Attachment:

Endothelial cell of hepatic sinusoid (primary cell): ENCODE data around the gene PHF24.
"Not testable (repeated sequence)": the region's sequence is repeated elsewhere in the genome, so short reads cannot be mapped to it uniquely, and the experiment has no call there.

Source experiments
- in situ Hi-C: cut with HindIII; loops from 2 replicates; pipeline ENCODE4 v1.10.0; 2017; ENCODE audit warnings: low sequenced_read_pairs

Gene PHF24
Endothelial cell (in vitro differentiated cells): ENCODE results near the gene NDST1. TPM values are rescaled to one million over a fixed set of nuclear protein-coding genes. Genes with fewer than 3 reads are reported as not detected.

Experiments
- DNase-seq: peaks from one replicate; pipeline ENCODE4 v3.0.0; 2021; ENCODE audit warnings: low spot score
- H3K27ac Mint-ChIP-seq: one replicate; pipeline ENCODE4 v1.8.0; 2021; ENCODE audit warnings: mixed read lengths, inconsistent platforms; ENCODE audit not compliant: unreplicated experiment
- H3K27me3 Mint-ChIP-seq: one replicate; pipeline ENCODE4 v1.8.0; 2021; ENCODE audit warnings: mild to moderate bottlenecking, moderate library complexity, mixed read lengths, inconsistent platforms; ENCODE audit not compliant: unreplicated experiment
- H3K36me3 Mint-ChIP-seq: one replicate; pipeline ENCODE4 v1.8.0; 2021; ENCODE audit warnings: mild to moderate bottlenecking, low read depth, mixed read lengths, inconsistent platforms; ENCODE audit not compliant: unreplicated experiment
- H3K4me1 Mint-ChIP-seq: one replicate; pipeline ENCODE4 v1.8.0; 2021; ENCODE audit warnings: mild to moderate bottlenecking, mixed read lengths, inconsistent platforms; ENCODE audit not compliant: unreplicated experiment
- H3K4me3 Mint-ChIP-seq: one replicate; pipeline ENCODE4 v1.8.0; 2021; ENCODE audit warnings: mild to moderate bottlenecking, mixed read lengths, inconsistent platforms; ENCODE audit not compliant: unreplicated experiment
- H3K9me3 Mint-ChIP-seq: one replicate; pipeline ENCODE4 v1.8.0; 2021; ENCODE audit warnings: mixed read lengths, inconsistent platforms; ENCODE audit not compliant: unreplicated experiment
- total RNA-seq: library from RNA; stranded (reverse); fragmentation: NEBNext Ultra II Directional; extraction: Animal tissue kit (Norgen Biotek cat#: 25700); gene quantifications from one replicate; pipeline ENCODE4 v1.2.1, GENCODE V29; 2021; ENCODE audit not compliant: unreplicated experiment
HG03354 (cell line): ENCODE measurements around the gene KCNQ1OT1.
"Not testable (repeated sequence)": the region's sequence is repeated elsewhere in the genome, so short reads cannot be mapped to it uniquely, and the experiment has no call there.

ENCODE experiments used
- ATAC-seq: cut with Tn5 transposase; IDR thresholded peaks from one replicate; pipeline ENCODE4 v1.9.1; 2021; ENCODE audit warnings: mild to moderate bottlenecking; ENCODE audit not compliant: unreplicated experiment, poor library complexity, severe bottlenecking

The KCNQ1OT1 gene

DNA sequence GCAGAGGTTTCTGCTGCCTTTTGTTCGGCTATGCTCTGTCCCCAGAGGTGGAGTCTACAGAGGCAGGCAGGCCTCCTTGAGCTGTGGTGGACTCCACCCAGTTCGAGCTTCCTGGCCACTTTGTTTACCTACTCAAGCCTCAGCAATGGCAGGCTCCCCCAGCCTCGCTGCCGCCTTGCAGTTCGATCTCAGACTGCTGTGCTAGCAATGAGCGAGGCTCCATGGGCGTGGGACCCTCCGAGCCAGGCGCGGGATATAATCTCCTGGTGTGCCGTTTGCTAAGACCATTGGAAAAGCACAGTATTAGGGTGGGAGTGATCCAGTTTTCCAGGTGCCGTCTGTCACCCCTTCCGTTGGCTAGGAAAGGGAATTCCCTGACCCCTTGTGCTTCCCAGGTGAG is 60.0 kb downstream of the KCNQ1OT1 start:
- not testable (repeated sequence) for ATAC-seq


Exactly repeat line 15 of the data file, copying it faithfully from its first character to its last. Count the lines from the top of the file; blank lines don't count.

- total RNA-seq: library from RNA; stranded (reverse); fragmentation: NEBNext Ultra II Directional; extraction: Animal tissue kit (Norgen Biotek cat#: 25700); gene quantifications from one replicate; pipeline ENCODE4 v1.2.1, GENCODE V29; 2021; ENCODE audit not compliant: unreplicated experiment